Cisco Systems (CSCO) plans to fix an administration backdoor issue discovered in late December by security research Eloi Vanderbeken.

The backdoor problem was discovered on a Linksys WAG200G router, but Cisco later noted the vulernability also exists on the WAP4410N wireless-N access point, the WRVS4400N wireless-N Gigabit security router and the RVS4000 4-port Gigabit security router.

Cisco released a security advisory about the issue, which "could allow an unauthenticated, remote attacker to gain root-level access to an affected device." The problem stems from Vanderbeken's discovery that the Linksys router had service listening on the 32764 TCP port. Using the backdoor, remote users could send commands to reset the administrative password on the device.

Cisco plans to release a free firmware upgrade for the affected devices later this month. It should be noted that Cisco no longer owns the Linksys brand. The company sold Linksys to networking vendor Belkin when it decided to fully exit the consumer products market. Belkin will have to deal with that problem.

This doesn't look to be a security vulnerability only found in a handful of Cisco and Linksys products, though. Netgear was also noted to have the same backdoor.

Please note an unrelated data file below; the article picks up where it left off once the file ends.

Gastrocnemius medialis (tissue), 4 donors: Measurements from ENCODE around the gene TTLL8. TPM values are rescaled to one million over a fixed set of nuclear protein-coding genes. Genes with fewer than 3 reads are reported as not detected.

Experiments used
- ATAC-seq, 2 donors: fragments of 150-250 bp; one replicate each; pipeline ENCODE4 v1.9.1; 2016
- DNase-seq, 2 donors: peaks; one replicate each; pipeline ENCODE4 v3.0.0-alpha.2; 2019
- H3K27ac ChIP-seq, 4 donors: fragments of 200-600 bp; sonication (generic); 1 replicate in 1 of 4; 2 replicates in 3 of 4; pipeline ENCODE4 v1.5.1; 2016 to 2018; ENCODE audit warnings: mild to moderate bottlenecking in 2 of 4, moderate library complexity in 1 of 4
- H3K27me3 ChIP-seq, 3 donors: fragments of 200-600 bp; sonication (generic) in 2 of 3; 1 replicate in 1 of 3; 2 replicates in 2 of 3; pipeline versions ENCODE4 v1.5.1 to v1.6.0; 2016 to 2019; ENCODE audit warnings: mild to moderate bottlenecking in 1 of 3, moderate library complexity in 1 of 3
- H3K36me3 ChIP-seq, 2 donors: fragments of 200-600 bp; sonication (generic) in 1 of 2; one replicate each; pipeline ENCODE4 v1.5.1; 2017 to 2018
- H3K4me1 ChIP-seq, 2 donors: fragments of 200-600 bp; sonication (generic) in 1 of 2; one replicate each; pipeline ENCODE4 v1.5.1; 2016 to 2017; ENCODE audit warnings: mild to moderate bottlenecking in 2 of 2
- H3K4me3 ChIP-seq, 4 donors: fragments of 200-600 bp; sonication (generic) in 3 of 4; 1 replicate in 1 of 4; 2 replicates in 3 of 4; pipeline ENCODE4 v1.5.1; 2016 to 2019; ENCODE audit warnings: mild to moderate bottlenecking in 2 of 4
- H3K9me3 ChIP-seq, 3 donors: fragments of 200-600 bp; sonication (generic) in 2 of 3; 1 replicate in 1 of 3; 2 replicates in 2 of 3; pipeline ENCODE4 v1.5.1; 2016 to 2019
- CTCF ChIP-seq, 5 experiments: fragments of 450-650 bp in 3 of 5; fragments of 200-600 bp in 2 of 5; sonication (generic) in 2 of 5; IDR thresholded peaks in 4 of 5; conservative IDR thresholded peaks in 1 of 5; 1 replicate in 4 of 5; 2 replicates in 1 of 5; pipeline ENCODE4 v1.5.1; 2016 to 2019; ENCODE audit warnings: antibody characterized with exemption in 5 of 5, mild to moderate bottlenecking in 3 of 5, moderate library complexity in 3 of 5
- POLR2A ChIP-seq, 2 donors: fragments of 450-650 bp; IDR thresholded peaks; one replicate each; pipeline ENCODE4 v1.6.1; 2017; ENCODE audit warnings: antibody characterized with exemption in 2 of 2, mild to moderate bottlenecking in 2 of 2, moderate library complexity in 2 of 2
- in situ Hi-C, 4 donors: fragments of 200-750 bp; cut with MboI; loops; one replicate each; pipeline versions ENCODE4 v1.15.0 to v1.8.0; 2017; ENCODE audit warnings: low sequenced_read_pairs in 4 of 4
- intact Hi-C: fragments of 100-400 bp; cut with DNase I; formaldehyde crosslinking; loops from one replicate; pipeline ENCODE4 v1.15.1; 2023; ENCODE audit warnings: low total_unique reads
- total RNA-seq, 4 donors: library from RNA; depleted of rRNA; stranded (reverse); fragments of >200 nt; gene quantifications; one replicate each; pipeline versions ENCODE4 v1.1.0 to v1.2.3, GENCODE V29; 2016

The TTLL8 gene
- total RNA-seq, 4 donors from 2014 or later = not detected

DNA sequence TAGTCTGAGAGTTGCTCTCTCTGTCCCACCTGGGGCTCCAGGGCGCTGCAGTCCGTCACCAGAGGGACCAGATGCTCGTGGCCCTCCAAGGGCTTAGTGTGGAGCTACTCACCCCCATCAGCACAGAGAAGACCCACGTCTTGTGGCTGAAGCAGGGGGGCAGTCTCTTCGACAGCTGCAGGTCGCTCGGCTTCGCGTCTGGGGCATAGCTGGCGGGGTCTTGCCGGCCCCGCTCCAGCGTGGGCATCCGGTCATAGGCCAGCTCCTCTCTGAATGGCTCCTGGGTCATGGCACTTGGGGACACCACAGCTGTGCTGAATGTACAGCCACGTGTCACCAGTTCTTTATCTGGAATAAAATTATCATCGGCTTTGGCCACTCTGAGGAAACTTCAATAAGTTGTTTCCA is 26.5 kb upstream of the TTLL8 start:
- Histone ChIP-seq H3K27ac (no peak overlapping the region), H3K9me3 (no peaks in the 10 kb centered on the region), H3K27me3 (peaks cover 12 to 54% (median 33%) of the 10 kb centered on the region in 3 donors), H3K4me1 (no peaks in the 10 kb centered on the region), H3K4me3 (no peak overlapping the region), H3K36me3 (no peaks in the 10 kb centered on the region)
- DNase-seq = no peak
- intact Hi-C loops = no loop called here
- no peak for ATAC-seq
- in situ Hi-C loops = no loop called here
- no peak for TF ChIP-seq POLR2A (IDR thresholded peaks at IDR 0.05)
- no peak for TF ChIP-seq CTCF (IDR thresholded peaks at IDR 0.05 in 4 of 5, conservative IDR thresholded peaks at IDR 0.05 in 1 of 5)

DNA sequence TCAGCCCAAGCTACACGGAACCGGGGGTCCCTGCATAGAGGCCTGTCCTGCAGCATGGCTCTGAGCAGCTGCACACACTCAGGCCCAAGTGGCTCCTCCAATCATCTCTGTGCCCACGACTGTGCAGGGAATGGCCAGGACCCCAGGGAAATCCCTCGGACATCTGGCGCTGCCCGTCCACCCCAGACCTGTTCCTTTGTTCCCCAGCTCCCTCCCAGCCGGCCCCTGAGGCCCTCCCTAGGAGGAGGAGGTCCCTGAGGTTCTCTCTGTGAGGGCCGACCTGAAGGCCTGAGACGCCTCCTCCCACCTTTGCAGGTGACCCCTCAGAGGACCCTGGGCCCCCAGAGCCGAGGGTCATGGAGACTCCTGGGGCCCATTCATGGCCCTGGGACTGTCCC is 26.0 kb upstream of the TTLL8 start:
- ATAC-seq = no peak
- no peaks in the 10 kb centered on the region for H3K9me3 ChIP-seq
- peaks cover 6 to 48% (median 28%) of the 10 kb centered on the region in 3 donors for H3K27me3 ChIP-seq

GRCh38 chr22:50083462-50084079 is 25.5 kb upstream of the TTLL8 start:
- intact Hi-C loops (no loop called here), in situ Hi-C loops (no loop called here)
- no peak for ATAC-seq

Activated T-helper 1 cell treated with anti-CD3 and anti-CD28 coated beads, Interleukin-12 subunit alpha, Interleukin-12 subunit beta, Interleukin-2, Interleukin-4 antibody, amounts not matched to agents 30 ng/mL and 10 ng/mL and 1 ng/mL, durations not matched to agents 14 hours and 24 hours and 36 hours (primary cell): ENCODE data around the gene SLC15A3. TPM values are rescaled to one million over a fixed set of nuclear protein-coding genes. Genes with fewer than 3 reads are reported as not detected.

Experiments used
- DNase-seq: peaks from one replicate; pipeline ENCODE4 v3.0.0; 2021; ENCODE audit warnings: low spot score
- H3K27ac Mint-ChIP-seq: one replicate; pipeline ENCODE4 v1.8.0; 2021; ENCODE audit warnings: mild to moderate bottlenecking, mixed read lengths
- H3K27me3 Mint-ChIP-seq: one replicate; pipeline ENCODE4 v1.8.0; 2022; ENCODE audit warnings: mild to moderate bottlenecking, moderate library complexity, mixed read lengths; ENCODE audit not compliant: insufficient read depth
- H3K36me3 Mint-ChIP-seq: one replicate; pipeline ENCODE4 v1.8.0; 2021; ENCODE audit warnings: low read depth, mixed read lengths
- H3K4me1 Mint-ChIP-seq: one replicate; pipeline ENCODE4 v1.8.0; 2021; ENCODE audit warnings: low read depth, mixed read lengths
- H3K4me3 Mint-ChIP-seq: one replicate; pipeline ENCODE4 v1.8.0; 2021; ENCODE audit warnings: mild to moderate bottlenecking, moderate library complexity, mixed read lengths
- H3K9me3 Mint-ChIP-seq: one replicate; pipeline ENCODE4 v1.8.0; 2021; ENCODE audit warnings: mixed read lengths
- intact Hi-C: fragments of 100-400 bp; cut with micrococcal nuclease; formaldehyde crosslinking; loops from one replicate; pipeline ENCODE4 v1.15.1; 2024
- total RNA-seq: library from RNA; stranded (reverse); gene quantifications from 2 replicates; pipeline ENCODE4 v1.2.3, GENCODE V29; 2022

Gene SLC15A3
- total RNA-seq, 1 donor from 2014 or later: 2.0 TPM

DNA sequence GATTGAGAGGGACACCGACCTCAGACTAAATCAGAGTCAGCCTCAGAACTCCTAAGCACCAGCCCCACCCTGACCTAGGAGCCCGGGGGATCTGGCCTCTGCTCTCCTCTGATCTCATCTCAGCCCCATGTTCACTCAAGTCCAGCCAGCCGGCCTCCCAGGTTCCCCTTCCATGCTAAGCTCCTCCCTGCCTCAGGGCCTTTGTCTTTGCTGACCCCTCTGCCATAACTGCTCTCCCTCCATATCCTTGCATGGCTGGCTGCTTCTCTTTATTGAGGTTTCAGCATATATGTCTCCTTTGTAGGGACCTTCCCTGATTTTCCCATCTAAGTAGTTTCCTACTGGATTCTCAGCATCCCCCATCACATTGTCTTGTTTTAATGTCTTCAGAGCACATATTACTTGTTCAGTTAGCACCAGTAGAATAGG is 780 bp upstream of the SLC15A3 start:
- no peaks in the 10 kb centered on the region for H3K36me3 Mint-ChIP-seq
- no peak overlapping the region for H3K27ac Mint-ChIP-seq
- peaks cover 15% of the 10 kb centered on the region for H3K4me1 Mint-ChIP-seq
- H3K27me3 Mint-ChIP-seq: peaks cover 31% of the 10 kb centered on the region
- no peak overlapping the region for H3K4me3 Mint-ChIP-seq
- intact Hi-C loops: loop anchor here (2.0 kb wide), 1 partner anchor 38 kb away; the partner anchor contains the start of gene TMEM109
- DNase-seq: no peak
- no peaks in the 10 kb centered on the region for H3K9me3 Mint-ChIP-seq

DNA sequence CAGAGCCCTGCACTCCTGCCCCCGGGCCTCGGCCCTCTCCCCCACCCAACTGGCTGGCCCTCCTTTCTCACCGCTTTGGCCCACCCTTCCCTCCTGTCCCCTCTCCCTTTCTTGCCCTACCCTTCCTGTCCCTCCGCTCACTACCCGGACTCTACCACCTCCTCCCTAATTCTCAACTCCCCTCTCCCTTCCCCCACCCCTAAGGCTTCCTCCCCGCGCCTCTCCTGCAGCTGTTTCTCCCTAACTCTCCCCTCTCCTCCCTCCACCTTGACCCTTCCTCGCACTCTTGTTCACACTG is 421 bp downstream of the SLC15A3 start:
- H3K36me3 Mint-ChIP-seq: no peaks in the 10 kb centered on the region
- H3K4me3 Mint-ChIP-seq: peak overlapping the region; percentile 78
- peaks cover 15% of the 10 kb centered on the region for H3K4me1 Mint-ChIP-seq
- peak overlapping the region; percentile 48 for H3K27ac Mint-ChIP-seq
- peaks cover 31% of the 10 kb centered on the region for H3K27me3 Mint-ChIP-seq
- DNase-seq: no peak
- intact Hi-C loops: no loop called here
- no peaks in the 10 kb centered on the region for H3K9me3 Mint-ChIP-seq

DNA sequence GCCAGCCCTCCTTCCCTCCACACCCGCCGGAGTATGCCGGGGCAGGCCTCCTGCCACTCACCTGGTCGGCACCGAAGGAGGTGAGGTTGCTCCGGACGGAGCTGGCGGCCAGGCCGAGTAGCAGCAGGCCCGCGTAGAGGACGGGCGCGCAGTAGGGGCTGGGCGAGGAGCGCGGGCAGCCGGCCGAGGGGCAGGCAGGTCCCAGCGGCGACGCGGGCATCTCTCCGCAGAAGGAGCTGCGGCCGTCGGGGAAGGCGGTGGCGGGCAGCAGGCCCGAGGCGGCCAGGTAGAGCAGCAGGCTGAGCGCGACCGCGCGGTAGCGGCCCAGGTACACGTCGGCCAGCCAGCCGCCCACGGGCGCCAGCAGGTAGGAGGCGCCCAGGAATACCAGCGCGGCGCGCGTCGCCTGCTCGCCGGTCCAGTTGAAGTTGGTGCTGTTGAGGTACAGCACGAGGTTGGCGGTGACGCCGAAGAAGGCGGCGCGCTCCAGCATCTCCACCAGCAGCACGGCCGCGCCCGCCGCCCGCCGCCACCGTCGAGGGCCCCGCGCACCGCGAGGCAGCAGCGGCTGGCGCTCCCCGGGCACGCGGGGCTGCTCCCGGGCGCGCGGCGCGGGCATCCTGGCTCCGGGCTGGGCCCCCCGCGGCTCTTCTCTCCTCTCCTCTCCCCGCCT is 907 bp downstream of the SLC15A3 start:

"This vulnerability can be triggered from the LAN interfaces of the Cisco WRVS4400N Wireless-N Gigabit Security Router and the Cisco RVS4000 4-port Gigabit Security Router from the wireless LAN (WLAN) and the LAN interfaces of the Cisco WAP4410N Wireless-N Access Point. This vulnerability is due to an undocumented test interface in the TCP service listening on port 32764 of the affected device. An attacker could exploit this vulnerability by accessing the affected device from the LAN-side interface and issuing arbitrary commands in the underlying operating system," Cisco wrote in the security advisory.

According to Cisco, attackers could use the vulnerability to access user credentials for the administrator account on the device, as well as read the device's configuration. It could also be used to allow attackers to issue arbitrary commands with escalated privileges.

Cisco and other networking vendors recently had another backdoor scare when German magazine Der Spiegel published an article detailing how the National Security Agency (NSA) had possibly created backdoors into networking products. That's still under investigation by networking vendors.